## Poll

16 votes (40%) | |||

1 vote (2.5%) | |||

19 votes (47.5%) | |||

2 votes (5%) | |||

1 vote (2.5%) | |||

3 votes (7.5%) | |||

2 votes (5%) | |||

4 votes (10%) | |||

6 votes (15%) | |||

5 votes (12.5%) |

**40 members have voted**

Quote:JyBrd0403Perhaps, it's better I directly ask the question. When you use the "number" 0, are you using a "number" to denote the absence of numbers (value, quantity)?

No. Zero is a number as much as any other integer. There is no expression that I know of for a void of a number at all.

The closest thing I can think of is in computer programming where if you don't declare what a variable is, then in English you would say it is "undeclared." If you ask to see the variable, it will show whatever number was last left in that part of the computers memory. At least in C++. A good compiler will warn you about using uninitialized variables, a source of many bugs. Sorry, this going off on a tangent a bit.

Quote:WizardNo. Zero is a number as much as any other integer. There is no expression that I know of for a void of a number at all.

The closest thing I can think of is in computer programming where if you don't declare what a variable is, then in English you would say it is "undeclared." If you ask to see the variable, it will show whatever number was last left in that part of the computers memory. At least in C++. A good compiler will warn you about using uninitialized variables, a source of many bugs. Sorry, this going off on a tangent a bit.

What about NAN?

No, you're using a number to denote the absence of a quantity, not the absence of numbers. Numbers are not quantities. Numbers can sometimes represent quantities, but not always. It's hard to say you have -3 fish, and it's impossible to say you have 4i fish, but both -3 and 4i are numbers. You *can* say you have 0 fish, and 0 is also a number.Quote:JyBrd0403Perhaps, it's better I directly ask the question. When you use the "number" 0, are you using a "number" to denote the absence of numbers (value, quantity)?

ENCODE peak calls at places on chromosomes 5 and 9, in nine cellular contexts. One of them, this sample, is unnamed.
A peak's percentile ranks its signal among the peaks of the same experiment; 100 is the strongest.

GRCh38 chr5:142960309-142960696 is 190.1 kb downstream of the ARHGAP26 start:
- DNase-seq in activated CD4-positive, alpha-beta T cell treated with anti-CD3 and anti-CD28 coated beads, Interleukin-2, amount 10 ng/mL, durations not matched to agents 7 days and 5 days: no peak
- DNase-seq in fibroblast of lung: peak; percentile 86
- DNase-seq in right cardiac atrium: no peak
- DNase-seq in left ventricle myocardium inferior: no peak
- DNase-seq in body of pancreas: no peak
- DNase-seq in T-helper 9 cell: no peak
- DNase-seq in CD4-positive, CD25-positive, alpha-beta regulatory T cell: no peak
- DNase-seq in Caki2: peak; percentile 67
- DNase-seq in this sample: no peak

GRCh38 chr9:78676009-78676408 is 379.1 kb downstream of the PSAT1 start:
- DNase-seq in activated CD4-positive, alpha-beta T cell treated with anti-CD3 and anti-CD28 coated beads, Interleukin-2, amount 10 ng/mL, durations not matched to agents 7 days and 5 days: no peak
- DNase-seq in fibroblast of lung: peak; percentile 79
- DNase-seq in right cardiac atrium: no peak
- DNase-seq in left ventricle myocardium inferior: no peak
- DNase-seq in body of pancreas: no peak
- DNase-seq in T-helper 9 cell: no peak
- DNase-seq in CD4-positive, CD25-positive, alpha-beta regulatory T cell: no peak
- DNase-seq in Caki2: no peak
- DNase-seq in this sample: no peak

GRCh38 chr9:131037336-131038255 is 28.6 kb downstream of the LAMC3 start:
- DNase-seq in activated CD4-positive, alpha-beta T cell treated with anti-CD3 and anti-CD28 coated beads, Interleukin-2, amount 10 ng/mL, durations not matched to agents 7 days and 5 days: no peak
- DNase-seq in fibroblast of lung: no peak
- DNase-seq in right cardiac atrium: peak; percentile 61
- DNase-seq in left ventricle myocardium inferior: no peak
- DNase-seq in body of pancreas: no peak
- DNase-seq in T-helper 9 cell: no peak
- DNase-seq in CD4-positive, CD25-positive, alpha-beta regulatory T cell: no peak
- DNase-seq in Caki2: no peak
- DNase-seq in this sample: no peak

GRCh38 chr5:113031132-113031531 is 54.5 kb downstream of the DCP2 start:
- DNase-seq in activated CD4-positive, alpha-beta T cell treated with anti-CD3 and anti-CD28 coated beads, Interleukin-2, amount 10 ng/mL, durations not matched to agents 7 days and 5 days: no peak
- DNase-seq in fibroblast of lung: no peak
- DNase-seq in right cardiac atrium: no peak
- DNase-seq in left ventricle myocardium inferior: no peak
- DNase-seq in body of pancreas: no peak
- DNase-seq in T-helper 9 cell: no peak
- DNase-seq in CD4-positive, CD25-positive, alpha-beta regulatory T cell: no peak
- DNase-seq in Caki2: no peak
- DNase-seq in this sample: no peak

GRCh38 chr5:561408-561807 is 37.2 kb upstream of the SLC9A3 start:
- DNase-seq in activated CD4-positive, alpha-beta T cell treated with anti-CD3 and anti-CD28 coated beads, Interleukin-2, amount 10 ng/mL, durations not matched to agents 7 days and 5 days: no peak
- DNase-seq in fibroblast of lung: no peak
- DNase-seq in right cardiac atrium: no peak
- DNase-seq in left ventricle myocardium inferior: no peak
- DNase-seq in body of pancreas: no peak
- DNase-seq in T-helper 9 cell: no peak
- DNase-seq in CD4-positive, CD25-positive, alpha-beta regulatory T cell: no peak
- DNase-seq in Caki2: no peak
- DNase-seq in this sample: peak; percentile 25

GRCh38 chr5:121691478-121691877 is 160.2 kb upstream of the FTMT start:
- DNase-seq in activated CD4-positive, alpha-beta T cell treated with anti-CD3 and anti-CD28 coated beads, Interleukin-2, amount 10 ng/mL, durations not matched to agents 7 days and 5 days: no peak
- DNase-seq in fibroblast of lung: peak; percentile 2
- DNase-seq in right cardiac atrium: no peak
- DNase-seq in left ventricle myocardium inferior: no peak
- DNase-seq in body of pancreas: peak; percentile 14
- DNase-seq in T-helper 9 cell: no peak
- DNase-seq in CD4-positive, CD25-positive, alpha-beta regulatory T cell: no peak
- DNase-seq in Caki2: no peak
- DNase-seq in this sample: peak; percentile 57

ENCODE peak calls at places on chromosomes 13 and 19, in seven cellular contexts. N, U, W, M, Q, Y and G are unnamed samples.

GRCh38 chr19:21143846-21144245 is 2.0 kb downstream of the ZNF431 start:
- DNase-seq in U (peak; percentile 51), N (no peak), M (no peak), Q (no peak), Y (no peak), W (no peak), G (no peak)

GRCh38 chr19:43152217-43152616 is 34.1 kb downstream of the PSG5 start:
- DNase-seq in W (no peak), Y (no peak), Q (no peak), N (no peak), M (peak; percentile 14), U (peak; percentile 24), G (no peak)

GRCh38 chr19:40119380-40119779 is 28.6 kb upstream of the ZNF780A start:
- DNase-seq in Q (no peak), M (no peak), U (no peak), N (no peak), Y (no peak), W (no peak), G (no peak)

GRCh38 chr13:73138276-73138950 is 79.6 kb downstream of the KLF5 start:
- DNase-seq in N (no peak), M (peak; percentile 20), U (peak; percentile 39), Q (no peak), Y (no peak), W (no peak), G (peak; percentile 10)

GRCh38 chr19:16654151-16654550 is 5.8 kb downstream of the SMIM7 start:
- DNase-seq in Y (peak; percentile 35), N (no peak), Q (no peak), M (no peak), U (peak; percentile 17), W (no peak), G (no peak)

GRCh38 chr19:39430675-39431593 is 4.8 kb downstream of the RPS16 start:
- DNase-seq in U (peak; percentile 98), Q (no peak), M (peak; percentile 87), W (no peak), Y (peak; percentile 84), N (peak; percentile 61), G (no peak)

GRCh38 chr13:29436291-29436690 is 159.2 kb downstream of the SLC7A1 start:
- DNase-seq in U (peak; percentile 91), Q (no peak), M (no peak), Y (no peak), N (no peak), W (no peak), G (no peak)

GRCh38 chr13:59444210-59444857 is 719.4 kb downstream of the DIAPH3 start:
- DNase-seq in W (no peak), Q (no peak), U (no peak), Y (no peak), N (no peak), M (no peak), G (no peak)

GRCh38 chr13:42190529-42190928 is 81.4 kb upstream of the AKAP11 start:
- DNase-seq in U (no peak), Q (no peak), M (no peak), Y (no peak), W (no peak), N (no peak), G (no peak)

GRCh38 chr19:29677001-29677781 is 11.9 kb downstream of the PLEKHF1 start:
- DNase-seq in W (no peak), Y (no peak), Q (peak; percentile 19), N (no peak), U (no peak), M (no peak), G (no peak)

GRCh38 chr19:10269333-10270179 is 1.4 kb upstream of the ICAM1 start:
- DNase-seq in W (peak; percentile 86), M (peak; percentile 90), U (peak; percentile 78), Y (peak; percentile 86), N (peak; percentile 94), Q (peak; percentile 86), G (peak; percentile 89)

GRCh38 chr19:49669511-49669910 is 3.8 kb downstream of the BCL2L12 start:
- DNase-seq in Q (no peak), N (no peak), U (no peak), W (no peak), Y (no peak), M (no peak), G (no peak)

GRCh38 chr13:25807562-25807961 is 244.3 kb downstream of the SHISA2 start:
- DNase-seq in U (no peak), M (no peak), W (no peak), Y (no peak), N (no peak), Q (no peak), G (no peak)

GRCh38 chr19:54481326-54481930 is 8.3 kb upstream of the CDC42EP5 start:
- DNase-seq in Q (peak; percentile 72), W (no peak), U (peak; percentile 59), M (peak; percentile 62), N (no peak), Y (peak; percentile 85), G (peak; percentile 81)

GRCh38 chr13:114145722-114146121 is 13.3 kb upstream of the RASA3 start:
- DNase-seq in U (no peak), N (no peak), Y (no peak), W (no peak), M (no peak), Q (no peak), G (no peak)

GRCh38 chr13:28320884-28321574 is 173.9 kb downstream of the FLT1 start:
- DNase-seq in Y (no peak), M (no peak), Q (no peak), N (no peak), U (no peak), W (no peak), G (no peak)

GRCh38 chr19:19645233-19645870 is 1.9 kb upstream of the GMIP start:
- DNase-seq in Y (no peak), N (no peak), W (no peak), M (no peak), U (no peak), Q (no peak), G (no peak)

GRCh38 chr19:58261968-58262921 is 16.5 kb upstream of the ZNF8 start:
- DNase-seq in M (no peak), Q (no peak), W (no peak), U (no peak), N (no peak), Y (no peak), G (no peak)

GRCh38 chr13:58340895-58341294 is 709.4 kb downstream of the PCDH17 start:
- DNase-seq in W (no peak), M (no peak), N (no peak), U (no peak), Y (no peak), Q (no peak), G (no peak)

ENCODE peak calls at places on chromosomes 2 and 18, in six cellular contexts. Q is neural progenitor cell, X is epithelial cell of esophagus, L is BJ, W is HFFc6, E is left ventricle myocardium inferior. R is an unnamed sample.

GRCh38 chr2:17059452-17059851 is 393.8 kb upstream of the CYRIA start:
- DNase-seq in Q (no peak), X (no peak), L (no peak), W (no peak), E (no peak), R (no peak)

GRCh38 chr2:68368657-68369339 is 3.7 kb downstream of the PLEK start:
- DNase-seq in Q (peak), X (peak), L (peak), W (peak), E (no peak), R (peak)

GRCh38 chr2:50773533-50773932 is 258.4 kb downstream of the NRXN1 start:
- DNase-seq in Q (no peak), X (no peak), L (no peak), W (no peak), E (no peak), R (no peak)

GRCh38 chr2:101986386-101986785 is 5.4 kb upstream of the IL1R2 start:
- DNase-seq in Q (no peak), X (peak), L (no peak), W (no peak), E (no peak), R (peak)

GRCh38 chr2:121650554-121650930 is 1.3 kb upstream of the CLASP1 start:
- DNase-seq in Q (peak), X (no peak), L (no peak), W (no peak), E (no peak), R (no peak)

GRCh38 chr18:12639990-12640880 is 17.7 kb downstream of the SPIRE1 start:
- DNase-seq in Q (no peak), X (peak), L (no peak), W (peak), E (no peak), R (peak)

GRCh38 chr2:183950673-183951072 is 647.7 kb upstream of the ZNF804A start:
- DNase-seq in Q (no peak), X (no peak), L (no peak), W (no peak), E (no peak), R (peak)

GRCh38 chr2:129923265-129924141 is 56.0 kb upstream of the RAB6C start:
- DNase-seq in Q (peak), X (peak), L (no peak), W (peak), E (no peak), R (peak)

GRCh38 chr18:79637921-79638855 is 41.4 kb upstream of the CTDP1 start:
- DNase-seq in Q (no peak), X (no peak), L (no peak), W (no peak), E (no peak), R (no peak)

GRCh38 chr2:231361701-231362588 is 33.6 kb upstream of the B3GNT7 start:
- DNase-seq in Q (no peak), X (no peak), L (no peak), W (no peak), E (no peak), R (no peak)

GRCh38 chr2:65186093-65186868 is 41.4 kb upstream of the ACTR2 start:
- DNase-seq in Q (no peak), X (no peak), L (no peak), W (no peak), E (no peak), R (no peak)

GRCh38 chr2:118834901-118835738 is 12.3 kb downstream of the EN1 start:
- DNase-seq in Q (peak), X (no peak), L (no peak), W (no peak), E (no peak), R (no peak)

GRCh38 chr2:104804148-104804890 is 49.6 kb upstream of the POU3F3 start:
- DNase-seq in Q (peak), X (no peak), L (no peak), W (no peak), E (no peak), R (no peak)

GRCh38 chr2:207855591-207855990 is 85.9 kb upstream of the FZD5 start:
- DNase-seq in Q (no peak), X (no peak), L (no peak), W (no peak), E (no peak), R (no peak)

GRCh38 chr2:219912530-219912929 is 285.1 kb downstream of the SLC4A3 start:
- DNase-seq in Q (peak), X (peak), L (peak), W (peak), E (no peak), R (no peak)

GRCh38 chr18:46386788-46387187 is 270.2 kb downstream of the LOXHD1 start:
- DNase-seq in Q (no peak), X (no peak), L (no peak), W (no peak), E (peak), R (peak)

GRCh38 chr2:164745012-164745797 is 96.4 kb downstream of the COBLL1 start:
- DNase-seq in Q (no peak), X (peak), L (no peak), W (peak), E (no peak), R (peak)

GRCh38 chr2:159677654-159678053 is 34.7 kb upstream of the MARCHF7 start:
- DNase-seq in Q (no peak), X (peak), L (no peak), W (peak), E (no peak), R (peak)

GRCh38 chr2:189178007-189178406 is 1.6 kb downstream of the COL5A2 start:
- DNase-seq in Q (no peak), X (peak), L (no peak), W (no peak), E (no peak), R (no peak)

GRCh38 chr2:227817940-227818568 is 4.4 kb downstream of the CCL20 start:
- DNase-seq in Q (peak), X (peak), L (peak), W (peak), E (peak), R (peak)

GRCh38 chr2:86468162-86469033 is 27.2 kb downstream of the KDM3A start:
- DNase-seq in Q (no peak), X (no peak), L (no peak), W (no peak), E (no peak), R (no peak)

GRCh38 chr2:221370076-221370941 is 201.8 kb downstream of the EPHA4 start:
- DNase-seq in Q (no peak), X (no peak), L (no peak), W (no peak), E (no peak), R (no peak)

So the symbol 0 does not denote the absence of numbers, it denotes the absence of any amount of a thing, but it's the thing you're talking about, not a numeric abstraction. In order to denote "the absence of numbers" you can use set theory. The null set is a set with no numbers in it and that is denoted {}. The set of numbers with one number in it, specifically zero, is denoted {0}. There are lots of sets with no numbers in them, though. The set {Apple, Pear, Saxophone} is a set with no numbers in it, but three words. The cardinality of a set (the number of items in a set) is different from what that set contains. The cardinality of {} is 0.

Bottom line, the argument that 0 is not a number is analogous to the argument that "nothing" is not a word.

Quote:MathExtremistNo, you're using a number to denote the absence of a quantity, not the absence of numbers. Numbers are not quantities. Numbers can sometimes represent quantities, but not always. It's hard to say you have -3 fish, and it's impossible to say you have 4i fish, but both -3 and 4i are numbers. You *can* say you have 0 fish, and 0 is also a number.

So the symbol 0 does not denote the absence of numbers, it denotes the absence of any amount of a thing, but it's the thing you're talking about, not a numeric abstraction. In order to denote "the absence of numbers" you can use set theory. The null set is a set with no numbers in it and that is denoted {}. The set of numbers with one number in it, specifically zero, is denoted {0}. There are lots of sets with no numbers in them, though. The set {Apple, Pear, Saxophone} is a set with no numbers in it, but three words. The cardinality of a set (the number of items in a set) is different from what that set contains. The cardinality of {} is 0.

Bottom line, the argument that 0 is not a number is analogous to the argument that "nothing" is not a word.

This thread is a tale full of sound and fury, signifying zero.

ˈnəmbər/Submit

noun

1.

an arithmetical value, expressed by a word, symbol, or figure, representing a PARTICULAR QUANTITY and used in counting and making calculations and for showing order in a series or for identification.

By definition a number is a PARTICULAR QUANTITY. -3 is a particular quantity, 4i represents a quantity(albeit an imaginary one). So, If you consider 0 a number, then you are using a particular quantity to denote the absence of any particular quantity. This is simply avoided by not considering 0 a number, quantity, value.

You can't just throw out the definition of numbers and then carry on. You can't say 0 is a quantity and then say it's not a quantity but it is a number. Can't do that by definition. On another thread someone just threw out the definition of the LLN and just carried on. If that's what this is, please don't bore me any further.

ze·ro

ˈzirō,ˈzēˌrō/

number

1. no quantity or number; naught; the figure 0

Zero by definition is no quantity or number. So, by definition it's not a number. You can't just throw out the definition of zero and say that there is no expression for a void of numbers, when that's what the definition of zero is. Can't just throw it out, and carry on.

So, by the definition of number, and zero, when you use 0, are you using a "number"(value, quantity) to denote the absence of numbers(value, quantity)?

You can still say yes I'm using a quantity to denote an absence of quantities, just like you can use an apple to denote an absence of apples. It just doesn't make any sense to do it like that, and would, by most people, be considered invalid.